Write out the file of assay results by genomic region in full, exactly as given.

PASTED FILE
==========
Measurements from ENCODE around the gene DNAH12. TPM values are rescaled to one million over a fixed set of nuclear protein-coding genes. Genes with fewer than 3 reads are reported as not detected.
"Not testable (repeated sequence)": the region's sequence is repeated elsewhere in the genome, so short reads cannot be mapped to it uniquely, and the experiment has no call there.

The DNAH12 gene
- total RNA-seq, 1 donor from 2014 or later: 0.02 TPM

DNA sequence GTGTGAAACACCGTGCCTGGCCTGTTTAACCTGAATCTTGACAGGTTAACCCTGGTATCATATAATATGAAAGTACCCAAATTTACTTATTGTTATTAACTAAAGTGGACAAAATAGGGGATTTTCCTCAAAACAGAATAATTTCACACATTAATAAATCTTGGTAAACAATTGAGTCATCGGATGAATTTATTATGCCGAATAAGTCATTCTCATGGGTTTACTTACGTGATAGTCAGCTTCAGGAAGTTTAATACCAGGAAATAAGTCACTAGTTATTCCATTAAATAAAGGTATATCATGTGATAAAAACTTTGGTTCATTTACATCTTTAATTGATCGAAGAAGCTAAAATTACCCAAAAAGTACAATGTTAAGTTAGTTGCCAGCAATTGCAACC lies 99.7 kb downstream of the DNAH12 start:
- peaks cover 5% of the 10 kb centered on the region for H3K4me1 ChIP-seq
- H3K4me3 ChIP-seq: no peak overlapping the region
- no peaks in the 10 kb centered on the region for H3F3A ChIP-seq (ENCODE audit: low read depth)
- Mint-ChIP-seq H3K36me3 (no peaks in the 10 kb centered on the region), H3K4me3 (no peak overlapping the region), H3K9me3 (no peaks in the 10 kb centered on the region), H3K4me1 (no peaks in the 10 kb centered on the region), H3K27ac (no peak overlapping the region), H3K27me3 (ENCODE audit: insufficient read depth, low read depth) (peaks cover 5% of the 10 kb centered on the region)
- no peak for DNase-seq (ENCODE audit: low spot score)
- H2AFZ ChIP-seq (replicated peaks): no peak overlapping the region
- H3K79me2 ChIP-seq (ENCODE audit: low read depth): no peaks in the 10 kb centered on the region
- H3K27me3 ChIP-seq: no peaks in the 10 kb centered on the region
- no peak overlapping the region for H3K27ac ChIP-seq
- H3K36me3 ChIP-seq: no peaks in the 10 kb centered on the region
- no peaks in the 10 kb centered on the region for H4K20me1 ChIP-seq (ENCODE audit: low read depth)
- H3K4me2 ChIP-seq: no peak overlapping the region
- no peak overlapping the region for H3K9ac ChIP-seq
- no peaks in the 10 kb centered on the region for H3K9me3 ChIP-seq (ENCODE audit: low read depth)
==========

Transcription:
Measurements from ENCODE around the gene DNAH12. TPM values are rescaled to one million over a fixed set of nuclear protein-coding genes. Genes with fewer than 3 reads are reported as not detected.
"Not testable (repeated sequence)": the region's sequence is repeated elsewhere in the genome, so short reads cannot be mapped to it uniquely, and the experiment has no call there.

The DNAH12 gene
- total RNA-seq, 1 donor from 2014 or later: 0.02 TPM

DNA sequence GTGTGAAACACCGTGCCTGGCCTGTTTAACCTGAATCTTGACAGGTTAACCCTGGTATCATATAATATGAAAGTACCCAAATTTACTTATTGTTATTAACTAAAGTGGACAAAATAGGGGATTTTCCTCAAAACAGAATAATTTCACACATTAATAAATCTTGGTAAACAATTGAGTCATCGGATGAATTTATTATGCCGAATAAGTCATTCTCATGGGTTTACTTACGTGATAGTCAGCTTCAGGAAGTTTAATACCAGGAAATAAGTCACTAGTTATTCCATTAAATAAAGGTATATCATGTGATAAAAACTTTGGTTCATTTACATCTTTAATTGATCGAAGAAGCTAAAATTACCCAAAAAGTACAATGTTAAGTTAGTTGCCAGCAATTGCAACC lies 99.7 kb downstream of the DNAH12 start:
- peaks cover 5% of the 10 kb centered on the region for H3K4me1 ChIP-seq
- H3K4me3 ChIP-seq: no peak overlapping the region
- no peaks in the 10 kb centered on the region for H3F3A ChIP-seq (ENCODE audit: low read depth)
- Mint-ChIP-seq H3K36me3 (no peaks in the 10 kb centered on the region), H3K4me3 (no peak overlapping the region), H3K9me3 (no peaks in the 10 kb centered on the region), H3K4me1 (no peaks in the 10 kb centered on the region), H3K27ac (no peak overlapping the region), H3K27me3 (ENCODE audit: insufficient read depth, low read depth) (peaks cover 5% of the 10 kb centered on the region)
- no peak for DNase-seq (ENCODE audit: low spot score)
- H2AFZ ChIP-seq (replicated peaks): no peak overlapping the region
- H3K79me2 ChIP-seq (ENCODE audit: low read depth): no peaks in the 10 kb centered on the region
- H3K27me3 ChIP-seq: no peaks in the 10 kb centered on the region
- no peak overlapping the region for H3K27ac ChIP-seq
- H3K36me3 ChIP-seq: no peaks in the 10 kb centered on the region
- no peaks in the 10 kb centered on the region for H4K20me1 ChIP-seq (ENCODE audit: low read depth)
- H3K4me2 ChIP-seq: no peak overlapping the region
- no peak overlapping the region for H3K9ac ChIP-seq
- no peaks in the 10 kb centered on the region for H3K9me3 ChIP-seq (ENCODE audit: low read depth)